The Super Bowl champions from two seasons ago are grasping at anything that offers them hope and a way of keeping this frustrating season alive after an 0-4 start.

Coach Tom Coughlin allowed safety and defensive co-captain Antrel Rolle to speak to the team Monday, 24 hours after a 31-7 loss to the Chiefs (4-0) in Kansas City. Rolle told them there is a bond here and he believed good things will happen in this mistake-marred season.

Coughlin applauded Rolle’s message with the team facing its biggest early challenge in his 10-year tenure.

Deep belief, however, can’t always overcome bad play and mistakes, and the Giants have had more than their share in a winless September.

The numbers are frightening through four games:

—New York has been outscored 146-61, including 69-7 the last two weeks in losses to Carolina and Kansas City.

—Touted as the strength of the Giants, Eli Manning and the offense have been awful from the first play of the season, a screen pass DeMarcus Ware intercepted in Dallas.

—New York is averaging 25:31 in time of possession. The banged-up offensive line has allowed 14 sacks and the running game is averaging 58 yards. Even veteran placekicker Josh Brown missed two field goals (33, 44) in the last two games when things were close.

Making a play on third-down is the exception. The Giants are 11 of 48 on third down, roughly 23 percent.

—Victor Cruz is the only option with 26 catches for 425 yards and four touchdowns.

There hasn’t been much to celebrate. More often, players are walking off the field shaking their heads.

Manning has thrown 10 interceptions and there have been six lost fumbles, which have led to 45 points by the opposition. Coupled with the Giants’ seven takeaways, they are minus-9 in turnover margin.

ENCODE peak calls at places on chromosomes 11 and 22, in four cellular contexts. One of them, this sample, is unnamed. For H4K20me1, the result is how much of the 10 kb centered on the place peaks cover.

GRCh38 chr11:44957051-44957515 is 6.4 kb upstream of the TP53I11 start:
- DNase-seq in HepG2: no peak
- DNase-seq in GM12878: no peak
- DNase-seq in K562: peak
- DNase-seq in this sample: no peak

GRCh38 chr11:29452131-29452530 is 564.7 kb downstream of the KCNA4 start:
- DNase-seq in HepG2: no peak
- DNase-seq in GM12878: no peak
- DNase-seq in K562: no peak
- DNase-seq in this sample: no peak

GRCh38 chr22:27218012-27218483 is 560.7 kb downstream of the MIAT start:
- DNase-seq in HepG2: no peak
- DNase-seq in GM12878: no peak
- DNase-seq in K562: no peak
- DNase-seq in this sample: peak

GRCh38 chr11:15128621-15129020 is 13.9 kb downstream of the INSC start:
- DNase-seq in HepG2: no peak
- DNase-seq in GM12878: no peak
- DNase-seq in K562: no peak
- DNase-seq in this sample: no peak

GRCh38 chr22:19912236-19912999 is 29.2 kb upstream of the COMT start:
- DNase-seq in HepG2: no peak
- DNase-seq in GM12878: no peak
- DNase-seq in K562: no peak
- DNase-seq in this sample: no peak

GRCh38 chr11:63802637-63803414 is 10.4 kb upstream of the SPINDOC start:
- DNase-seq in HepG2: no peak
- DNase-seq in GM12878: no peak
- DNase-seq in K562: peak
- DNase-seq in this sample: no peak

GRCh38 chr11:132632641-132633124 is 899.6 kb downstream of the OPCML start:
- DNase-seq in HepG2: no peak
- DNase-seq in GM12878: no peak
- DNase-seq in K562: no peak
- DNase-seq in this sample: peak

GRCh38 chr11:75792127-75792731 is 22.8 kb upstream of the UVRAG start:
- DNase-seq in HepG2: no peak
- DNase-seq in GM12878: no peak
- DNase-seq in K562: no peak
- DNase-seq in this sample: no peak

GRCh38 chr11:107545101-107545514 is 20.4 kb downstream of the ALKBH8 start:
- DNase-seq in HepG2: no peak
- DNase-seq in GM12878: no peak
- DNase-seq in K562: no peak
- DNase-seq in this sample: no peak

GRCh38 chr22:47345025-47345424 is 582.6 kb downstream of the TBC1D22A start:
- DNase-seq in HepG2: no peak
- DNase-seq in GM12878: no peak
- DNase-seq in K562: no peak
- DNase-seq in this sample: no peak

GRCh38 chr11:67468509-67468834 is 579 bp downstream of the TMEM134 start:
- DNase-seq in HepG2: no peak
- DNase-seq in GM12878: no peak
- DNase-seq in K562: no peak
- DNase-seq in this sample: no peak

The defense has tried to hang in, but eventually gets snowballed. Opponents are averaging 384.3 yards in total offense and converting at 50 percent on third down.

The pass rush, so effective in the championship season, has produced four sacks and little pressure, allowing opposing quarterback to hit 66 percent of their passes.

Even the reliable Steve Weatherford has had a sub-par season punting. Two of his punts down the middle of the field were returned for touchdowns, with Kansas City’s Dexter McCluster’s 89-yard return late in the third quarter breaking the game open.

Coughlin sees other things. His message Monday centered on the NFC East. Despite their start, the Giants only trail first-place Dallas by two games with 12 to go.

New York plays Philadelphia (1-3) on Sunday, while Dallas (2-2) hosts Peyton Manning and Denver (4-0). If things go right, New York might be a game out next Monday.

The odds are against them, especially the way the Giants are performing. Since the 1970 AFL-NFL merger, only the 1992 San Diego Chargers have started a season 0-4 and made the playoffs. (Photo: Getty Images)

  1. febrezerain reblogged this from kickoffcoverage and added:
    This can be rephrased as “the tragedy of a giants fan”